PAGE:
Even our faith story has a cyclical rhythm to it, a circle which expands with chapter, with each verse as it encapsulates the story of the people of God through generations. As people of faith, we are told that there is a season for everything under heaven, that God has made everything fitting in its time.
The same seasons of our faith story are reflected in the seasons of our lives. There are seasons of joy, seasons of great sorrow, seasons of creativity and new birth, seasons of compassion and justice making. These seasons of our lives connect us to the wider world around us because they reflect the seasons of Creation…spring brings new life, summer brings celebrations, fall brings the harvest, and winter brings a time of rest.
The seasons of Creation, the seasons of our lives remind us that we don’t have to have everything figured out in that moment. They also remind us that a season will not last forever. Spring gives way to summer, summer gives way to fall, fall gives way to winter, and then we start the cycle all over again.
The beauty of these seasons of Creation is that they remind us that yes there are just some things we cannot control. But more importantly these seasons in Creation remind us that God is God and we are not.
You see, that is the core promise of our faith…that our God who is steadfast and loving, our God who is faithful from generation to generation, will always have the last word and that word is one of love and light.
When we read the words of Psalm 30, we are invited to hear this promise again. We are invited to be in the moment, to allow our experiences to be what they are, to let them teach us, to let them be as we center ourselves in the moment. The words of Psalm 30 reminds us that what is guiding us and leading us through whatever life sends our way is our God, who is trustworthy, who is faithful from generation to generation, who loves us more than we will ever know.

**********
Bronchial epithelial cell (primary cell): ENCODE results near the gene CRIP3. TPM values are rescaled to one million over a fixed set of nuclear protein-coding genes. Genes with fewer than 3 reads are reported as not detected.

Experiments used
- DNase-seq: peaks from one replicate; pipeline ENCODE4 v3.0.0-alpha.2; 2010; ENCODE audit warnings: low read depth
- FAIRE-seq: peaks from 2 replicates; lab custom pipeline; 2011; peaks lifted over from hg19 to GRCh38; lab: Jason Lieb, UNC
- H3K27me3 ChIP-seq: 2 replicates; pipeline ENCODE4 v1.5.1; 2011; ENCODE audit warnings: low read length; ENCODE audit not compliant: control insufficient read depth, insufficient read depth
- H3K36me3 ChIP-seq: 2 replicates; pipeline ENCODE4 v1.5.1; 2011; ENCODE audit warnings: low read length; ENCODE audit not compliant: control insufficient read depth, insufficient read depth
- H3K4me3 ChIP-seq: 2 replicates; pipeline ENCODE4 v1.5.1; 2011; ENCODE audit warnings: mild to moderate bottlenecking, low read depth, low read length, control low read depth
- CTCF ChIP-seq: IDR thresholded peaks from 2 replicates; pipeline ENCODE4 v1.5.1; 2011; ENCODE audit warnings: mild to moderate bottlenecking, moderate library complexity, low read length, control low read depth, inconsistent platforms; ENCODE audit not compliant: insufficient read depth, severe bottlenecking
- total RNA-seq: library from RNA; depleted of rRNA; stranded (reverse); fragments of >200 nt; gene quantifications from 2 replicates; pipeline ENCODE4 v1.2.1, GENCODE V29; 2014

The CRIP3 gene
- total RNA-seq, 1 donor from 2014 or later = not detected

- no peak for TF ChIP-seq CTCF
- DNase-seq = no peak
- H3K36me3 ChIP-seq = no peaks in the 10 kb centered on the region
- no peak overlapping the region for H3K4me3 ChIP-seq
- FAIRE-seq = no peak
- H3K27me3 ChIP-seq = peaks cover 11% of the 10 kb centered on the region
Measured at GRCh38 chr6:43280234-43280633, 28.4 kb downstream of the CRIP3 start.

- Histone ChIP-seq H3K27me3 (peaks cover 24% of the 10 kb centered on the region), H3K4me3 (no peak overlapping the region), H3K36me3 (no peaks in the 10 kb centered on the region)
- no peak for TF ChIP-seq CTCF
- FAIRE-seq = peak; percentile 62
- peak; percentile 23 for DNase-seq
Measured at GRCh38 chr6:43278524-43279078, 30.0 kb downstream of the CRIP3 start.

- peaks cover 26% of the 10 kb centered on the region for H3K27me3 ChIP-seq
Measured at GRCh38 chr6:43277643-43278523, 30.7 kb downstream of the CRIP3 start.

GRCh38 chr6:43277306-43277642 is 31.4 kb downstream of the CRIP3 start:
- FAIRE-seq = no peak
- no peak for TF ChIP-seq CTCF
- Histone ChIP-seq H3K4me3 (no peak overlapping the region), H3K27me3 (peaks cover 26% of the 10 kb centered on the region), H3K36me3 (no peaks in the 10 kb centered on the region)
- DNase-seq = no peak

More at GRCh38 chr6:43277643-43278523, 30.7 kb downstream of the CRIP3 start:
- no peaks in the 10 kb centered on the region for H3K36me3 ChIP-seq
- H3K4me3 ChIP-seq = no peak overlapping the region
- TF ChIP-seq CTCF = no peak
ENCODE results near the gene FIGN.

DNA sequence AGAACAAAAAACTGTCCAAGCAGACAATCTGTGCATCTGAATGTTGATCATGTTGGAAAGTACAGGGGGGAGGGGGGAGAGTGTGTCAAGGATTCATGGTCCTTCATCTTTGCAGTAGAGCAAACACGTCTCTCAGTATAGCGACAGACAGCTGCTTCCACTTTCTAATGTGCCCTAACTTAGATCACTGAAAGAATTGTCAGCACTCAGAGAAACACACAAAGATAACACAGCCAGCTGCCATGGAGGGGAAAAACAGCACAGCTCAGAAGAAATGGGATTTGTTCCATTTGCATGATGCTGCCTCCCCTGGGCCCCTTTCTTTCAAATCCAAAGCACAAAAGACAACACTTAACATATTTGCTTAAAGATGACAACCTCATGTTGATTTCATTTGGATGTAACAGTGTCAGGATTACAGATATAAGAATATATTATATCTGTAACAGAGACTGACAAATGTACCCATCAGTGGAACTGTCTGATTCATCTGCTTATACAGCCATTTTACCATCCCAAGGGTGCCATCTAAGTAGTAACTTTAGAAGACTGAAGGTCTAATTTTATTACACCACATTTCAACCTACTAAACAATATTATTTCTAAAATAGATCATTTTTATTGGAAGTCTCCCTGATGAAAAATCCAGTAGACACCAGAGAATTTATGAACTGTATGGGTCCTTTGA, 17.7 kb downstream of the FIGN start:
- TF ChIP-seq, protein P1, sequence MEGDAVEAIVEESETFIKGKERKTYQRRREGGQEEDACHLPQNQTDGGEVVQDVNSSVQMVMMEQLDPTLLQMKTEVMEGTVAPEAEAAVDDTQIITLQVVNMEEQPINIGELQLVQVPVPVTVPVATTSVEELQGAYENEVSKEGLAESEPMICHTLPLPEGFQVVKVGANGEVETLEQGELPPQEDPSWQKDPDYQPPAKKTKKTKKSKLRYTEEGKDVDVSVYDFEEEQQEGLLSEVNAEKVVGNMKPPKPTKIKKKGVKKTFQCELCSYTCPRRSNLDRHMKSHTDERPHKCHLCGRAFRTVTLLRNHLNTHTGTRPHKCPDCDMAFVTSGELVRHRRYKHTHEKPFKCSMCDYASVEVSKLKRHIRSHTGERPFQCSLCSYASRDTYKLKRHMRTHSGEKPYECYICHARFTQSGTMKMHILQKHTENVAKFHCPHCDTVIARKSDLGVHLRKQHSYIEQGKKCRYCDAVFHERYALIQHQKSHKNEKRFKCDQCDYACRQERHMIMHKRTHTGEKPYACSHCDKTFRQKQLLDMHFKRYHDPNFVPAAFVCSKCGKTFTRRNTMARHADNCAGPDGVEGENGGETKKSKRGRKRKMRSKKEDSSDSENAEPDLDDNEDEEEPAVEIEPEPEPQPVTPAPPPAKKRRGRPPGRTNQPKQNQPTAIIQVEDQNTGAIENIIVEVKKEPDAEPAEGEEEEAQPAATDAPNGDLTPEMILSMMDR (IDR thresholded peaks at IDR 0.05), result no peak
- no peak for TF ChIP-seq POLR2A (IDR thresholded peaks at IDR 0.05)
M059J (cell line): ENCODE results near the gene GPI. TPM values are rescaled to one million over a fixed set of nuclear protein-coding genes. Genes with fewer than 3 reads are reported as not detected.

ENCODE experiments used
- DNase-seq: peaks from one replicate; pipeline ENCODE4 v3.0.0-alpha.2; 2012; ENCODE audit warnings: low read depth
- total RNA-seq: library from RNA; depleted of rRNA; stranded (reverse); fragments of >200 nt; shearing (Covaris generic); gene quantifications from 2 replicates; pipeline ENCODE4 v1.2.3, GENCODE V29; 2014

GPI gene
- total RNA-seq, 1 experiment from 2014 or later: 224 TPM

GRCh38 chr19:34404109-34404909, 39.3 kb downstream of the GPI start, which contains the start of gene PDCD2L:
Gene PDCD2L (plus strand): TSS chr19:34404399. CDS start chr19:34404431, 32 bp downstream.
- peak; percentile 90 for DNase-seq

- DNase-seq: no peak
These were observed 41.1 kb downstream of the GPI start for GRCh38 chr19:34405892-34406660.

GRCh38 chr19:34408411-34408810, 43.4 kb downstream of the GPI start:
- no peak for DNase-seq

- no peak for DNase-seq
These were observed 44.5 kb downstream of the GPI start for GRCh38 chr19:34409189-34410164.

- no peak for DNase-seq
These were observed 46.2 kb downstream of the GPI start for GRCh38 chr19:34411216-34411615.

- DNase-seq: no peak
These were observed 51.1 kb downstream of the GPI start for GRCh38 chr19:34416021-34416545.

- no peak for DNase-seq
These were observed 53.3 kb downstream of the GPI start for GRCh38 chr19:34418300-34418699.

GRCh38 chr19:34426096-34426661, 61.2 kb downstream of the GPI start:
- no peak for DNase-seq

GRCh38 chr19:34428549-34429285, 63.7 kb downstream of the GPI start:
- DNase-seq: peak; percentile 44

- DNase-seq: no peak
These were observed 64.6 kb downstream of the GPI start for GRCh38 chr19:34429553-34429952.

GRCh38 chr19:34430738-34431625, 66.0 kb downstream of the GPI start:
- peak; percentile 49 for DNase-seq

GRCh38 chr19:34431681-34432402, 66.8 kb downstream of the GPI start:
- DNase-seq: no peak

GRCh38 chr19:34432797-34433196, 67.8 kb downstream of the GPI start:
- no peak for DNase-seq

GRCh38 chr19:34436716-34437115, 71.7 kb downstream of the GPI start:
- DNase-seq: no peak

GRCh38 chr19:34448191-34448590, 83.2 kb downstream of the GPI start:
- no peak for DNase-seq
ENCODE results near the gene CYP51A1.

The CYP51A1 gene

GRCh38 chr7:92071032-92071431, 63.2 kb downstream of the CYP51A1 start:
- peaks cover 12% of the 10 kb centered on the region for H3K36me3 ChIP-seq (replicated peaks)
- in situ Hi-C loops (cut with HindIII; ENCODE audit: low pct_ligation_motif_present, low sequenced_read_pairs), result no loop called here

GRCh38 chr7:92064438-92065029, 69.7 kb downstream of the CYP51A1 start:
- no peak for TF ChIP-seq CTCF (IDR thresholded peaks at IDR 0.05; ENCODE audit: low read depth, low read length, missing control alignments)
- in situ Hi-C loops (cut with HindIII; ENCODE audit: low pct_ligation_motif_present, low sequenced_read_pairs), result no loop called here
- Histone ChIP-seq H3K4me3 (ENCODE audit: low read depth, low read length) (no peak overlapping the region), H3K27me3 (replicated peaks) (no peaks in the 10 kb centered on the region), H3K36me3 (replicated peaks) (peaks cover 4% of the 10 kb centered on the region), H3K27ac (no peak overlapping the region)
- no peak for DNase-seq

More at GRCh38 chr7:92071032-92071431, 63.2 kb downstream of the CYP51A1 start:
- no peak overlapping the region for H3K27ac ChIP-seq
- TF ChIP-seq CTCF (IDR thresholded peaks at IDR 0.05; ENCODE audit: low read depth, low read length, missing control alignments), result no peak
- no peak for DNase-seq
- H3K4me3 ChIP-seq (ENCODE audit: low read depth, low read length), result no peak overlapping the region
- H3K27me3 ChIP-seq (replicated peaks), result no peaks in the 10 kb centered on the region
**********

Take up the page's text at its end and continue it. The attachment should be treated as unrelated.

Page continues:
Psalm 30 reminds us that as people of faith we are not responsible for the effectiveness of our actions. What we are responsible for is answering the call to become the person God created and called us to be, with all of life’s ups and downs, knowing that God is always there, turning our sorrow into dancing…because we know, in the words of our sacred story…
“There’s a season for everything… and a time for every matter under the heavens: a time for giving birth and a time for dying, a time for planting and a time for uprooting what was planted, a time for killing and a time for healing, a time for tearing down and a time for building up, a time for crying and a time for laughing, time for mourning and a time for dancing a time for throwing stones and a time for gathering stones, a time for embracing and a time for avoiding embraces, a time for searching and a time for losing, a time for keeping and a time for throwing away, a time for tearing and a time for repairing, a time for keeping silent and a time for speaking, a time for loving and a time for hating, a time for war and a time for peace. What do workers gain from all their hard work? I have observed the task that God has given human beings. God has made everything fitting in its time, but has also placed eternity in their hearts, without enabling them to discover what God has done from beginning to end. I know that there’s nothing better for them but to enjoy themselves and do what’s good while they live. Moreover, this is the gift of God: that all people should eat, drink, and enjoy the results of their hard work. I know that whatever God does will last forever; it’s impossible to add to it or take away from it. God has done this so that people are reverent before him. Whatever happens has already happened, and whatever will happen has already happened before. May it be so.
See also: Theology Tuesday for Sunday, August 27, 2023 – The Paths of Life Psalm 30.